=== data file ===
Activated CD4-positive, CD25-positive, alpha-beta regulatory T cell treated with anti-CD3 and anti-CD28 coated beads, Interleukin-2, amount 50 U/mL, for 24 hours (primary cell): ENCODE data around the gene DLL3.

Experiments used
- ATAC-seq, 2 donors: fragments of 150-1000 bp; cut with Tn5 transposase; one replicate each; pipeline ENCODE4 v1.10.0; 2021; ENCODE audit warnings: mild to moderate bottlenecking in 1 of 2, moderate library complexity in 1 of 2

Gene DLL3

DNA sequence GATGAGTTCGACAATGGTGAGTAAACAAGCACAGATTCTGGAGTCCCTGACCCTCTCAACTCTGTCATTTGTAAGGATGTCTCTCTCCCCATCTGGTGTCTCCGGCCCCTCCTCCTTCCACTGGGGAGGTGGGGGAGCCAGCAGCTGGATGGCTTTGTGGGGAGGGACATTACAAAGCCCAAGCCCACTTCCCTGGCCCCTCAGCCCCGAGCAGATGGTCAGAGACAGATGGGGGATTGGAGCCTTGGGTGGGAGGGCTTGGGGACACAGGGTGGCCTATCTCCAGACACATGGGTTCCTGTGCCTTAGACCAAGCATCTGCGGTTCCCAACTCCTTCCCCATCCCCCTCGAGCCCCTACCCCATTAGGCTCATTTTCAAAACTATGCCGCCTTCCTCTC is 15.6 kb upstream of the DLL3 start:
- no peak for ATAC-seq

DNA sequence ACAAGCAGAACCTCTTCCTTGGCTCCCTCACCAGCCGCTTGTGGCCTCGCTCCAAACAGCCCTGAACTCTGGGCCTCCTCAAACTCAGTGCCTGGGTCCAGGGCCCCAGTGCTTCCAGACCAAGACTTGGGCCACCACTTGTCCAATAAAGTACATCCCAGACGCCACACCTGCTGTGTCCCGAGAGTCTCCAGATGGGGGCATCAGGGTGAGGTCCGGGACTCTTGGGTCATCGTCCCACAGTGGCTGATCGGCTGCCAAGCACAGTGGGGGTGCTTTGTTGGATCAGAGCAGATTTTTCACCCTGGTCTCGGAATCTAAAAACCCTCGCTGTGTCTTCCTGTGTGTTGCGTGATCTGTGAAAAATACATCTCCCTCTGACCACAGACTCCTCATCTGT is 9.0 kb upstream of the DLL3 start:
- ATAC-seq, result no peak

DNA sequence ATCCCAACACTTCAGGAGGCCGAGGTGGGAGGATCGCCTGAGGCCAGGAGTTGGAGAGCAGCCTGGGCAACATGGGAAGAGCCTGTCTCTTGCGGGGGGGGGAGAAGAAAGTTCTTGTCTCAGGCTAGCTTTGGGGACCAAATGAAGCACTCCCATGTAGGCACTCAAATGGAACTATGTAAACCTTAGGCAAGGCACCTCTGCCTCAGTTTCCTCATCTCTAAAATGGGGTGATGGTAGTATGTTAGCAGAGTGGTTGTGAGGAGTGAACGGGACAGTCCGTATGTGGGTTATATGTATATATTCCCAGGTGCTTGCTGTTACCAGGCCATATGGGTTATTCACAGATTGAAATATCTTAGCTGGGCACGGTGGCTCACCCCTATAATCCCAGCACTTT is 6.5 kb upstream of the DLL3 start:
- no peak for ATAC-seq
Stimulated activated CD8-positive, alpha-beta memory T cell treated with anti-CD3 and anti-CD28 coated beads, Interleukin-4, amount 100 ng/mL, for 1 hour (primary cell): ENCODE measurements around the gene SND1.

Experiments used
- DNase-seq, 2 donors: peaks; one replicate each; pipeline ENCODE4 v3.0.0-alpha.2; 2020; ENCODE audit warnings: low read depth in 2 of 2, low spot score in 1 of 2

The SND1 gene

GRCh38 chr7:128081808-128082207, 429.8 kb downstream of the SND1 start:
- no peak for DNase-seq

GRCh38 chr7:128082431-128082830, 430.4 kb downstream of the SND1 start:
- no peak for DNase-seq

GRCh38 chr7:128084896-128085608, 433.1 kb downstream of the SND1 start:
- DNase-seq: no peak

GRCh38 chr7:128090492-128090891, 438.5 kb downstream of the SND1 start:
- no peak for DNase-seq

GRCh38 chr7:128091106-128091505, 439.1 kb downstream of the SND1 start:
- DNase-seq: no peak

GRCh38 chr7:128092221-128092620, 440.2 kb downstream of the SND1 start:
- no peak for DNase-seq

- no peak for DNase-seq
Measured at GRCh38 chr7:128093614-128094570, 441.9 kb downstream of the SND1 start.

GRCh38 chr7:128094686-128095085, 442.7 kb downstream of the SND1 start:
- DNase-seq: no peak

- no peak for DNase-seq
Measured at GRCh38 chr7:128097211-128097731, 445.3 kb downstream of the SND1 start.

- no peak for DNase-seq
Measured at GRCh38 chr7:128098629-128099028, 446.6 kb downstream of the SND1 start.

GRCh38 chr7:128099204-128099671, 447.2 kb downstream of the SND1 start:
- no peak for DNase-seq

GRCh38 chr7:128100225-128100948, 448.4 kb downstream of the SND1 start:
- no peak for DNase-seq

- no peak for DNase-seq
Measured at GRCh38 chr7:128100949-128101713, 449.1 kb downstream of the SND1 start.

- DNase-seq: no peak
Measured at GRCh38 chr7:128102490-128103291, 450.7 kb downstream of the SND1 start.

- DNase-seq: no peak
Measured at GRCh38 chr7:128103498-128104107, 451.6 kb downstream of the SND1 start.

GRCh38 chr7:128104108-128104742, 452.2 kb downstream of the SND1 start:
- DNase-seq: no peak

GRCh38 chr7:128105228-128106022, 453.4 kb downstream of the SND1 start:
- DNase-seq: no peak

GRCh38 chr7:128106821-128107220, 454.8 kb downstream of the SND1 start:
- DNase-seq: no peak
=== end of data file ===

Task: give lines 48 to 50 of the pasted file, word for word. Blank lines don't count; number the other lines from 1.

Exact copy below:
- DNase-seq: no peak

GRCh38 chr7:128106821-128107220, 454.8 kb downstream of the SND1 start:
- DNase-seq: no peak